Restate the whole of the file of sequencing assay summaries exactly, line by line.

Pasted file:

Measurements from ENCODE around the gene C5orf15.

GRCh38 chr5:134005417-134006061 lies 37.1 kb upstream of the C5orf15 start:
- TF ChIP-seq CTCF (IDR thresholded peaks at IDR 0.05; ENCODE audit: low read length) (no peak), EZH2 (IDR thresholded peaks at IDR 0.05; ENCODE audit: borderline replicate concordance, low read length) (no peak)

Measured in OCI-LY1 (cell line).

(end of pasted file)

Measurements from ENCODE around the gene C5orf15.

GRCh38 chr5:134005417-134006061 lies 37.1 kb upstream of the C5orf15 start:
- TF ChIP-seq CTCF (IDR thresholded peaks at IDR 0.05; ENCODE audit: low read length) (no peak), EZH2 (IDR thresholded peaks at IDR 0.05; ENCODE audit: borderline replicate concordance, low read length) (no peak)

Measured in OCI-LY1 (cell line).